China has had a ban on video game consoles for 15 years. The government claimed that it could cause "potential harm to the physical and mental development of the young" and have enforced this ban since 2000. This week, the console drought ended as China lifted the ban of video game console sales in the country.
China will effectively relax its guidelines and will allow video game makers to now manufacture and sell their gaming devices anywhere in the country. Before this lift, you were still able to buy video game consoles in China, but only in Hong Kong, Macau and Taiwan; the ban only applied to mainland China. In 2014, the Chinese government made a slight amendment to the ban, and allowed a "free trade zone" to exist in Shanghai so that the big three could form relationships with Chinese manufacturing plants. That move led to Microsoft and Sony working with Chinese partners to make their consoles available for sale in the country.
The decision this week to lift all restrictions certainly opens up a lot more opportunity for not only Sony, Microsoft and Nintendo, but for other console manufacturers to make an impact in a space that's now open for anyone to jump in. Any company, domestic or foreign, will be able to both sell and build their devices in the country of over 1 billion people.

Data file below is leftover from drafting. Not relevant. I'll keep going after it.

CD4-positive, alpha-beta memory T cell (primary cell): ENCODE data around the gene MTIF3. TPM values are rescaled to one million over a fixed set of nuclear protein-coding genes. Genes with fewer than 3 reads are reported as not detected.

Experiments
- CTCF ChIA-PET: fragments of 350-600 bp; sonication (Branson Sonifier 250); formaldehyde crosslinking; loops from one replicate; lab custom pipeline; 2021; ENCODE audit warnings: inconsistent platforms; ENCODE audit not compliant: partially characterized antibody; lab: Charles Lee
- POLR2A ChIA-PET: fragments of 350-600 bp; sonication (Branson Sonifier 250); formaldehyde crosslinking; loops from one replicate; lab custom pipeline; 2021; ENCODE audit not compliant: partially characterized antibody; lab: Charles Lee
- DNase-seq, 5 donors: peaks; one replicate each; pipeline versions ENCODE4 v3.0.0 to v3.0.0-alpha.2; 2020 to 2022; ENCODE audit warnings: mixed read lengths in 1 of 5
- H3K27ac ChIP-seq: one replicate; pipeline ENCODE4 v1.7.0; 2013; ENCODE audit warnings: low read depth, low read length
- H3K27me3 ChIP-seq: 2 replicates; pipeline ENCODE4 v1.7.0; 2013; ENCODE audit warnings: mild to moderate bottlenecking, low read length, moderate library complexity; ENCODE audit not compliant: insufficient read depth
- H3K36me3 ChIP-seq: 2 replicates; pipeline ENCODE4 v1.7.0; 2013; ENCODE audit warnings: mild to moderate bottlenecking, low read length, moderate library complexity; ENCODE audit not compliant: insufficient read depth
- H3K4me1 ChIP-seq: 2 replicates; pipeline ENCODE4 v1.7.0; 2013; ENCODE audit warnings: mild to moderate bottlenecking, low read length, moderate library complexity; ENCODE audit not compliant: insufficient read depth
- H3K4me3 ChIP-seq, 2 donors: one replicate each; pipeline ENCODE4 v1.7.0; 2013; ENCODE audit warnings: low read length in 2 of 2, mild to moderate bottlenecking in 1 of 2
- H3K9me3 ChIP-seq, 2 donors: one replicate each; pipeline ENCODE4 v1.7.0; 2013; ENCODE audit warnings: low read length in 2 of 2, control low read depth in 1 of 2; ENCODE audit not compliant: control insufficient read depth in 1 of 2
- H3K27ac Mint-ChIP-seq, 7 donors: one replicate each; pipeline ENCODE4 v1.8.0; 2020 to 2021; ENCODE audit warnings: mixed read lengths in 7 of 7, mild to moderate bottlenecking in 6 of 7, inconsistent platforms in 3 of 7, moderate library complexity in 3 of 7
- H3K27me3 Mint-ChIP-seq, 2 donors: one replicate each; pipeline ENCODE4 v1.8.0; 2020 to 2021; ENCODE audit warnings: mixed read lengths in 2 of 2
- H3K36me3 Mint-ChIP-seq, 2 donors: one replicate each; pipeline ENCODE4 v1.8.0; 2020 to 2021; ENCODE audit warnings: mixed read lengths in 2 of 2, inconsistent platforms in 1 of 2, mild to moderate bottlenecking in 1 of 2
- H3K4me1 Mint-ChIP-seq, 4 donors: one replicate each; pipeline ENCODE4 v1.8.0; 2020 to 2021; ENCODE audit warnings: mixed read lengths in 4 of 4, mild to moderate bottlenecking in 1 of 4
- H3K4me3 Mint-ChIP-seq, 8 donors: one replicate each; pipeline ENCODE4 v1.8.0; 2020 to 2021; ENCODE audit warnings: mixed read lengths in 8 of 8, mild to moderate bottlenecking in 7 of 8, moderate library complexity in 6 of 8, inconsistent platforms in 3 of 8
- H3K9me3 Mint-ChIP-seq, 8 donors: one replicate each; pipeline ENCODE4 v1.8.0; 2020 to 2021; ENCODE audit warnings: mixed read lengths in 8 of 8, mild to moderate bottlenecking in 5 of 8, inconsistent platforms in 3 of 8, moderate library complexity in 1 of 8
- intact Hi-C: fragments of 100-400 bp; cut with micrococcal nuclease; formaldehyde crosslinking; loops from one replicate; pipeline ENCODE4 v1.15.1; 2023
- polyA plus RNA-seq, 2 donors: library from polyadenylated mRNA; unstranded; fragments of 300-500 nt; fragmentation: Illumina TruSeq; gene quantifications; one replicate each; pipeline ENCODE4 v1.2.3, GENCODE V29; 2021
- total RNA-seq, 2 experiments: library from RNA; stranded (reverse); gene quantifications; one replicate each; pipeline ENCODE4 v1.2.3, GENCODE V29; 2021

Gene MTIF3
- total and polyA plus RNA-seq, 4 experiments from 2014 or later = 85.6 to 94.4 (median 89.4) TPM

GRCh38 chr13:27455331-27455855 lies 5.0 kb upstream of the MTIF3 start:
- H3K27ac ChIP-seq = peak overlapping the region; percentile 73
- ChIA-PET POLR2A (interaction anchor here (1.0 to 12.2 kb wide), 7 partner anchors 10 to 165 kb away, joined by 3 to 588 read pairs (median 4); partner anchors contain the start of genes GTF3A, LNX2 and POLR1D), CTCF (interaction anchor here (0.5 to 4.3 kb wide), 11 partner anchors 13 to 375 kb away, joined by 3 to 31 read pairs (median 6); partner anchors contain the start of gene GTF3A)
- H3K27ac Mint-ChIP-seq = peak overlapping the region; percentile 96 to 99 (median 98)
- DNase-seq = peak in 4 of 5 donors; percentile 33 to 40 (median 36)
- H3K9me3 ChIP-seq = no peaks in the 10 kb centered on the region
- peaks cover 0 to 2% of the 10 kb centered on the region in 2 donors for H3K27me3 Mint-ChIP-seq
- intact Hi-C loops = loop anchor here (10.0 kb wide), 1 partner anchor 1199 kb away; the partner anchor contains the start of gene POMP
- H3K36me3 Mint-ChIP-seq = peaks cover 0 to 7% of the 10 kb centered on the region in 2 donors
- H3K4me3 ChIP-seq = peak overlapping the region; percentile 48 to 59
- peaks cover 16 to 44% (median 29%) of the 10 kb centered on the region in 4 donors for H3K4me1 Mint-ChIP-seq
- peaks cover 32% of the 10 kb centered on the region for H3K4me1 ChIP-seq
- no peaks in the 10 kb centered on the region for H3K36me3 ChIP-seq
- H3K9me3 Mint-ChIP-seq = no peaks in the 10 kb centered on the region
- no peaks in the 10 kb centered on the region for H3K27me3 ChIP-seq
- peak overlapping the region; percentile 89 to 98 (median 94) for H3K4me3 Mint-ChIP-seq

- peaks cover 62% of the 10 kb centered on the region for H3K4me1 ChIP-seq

One thing that will not change, though, is the approval process for video games. Drug use, violence, obscenity and "anything that can harm public ethics or China's culture" are still banned in the country. That means games like Halo and GTAV are still not allowed to be sold. Publishers do have the option to sell a censored or altered game, but almost all have chosen to simply not sell the title.
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